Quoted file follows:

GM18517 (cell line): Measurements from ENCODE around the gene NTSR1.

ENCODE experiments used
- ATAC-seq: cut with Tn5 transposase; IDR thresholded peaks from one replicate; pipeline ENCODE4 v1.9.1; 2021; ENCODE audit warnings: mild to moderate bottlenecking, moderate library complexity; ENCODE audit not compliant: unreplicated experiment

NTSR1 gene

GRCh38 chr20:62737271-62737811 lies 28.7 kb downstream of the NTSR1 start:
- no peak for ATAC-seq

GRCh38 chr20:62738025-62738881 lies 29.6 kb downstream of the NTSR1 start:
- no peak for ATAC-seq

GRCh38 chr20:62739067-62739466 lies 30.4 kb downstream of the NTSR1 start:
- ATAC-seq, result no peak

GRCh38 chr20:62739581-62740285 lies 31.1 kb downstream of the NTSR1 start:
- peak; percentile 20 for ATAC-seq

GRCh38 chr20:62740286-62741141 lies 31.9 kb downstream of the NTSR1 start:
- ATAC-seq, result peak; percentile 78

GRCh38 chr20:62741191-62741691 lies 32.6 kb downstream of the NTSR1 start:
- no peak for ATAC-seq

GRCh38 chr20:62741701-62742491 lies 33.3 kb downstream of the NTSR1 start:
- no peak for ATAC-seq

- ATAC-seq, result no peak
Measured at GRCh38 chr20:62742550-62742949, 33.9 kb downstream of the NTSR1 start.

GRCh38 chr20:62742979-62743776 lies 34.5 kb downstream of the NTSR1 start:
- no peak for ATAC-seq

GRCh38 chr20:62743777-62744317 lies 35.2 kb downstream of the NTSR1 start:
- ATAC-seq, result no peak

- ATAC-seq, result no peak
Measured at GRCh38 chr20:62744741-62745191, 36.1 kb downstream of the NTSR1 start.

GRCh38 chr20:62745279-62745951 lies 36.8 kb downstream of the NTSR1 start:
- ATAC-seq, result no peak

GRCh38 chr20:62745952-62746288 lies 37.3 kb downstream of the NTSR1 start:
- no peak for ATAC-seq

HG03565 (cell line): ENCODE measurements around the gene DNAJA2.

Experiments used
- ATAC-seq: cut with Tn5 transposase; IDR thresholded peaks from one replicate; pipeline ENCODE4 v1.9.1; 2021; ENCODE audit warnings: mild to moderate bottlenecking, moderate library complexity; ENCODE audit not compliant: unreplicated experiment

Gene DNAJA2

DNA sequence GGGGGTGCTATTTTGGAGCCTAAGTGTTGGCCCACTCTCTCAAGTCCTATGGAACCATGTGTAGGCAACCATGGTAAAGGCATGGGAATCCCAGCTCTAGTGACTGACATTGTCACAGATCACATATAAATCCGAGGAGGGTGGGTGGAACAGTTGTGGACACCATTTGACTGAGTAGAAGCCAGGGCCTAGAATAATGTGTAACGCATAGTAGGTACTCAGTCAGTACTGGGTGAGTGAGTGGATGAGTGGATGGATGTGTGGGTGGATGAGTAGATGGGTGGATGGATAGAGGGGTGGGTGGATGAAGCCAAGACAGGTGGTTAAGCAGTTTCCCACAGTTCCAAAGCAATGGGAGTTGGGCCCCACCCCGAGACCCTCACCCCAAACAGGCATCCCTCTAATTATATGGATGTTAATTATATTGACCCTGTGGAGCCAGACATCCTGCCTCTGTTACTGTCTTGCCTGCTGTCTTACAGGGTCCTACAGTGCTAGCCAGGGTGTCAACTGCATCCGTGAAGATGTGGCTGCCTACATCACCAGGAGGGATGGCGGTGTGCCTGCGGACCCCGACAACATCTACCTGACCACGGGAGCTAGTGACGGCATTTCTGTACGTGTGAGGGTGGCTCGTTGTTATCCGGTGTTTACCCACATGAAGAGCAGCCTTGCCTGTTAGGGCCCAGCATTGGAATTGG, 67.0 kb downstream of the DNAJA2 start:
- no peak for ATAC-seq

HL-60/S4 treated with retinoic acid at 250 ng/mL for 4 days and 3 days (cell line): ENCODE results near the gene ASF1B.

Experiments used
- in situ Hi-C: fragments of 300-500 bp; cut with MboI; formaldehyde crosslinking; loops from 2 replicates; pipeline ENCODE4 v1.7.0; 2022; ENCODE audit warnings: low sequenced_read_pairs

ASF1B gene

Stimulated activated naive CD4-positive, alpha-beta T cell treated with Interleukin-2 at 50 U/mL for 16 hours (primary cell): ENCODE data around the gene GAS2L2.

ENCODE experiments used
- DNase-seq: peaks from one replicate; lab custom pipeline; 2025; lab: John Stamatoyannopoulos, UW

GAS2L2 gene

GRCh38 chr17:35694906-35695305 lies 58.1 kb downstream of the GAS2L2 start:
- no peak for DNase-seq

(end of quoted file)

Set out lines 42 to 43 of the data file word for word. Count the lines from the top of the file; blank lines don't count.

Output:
ENCODE experiments used
- DNase-seq: peaks from one replicate; lab custom pipeline; 2025; lab: John Stamatoyannopoulos, UW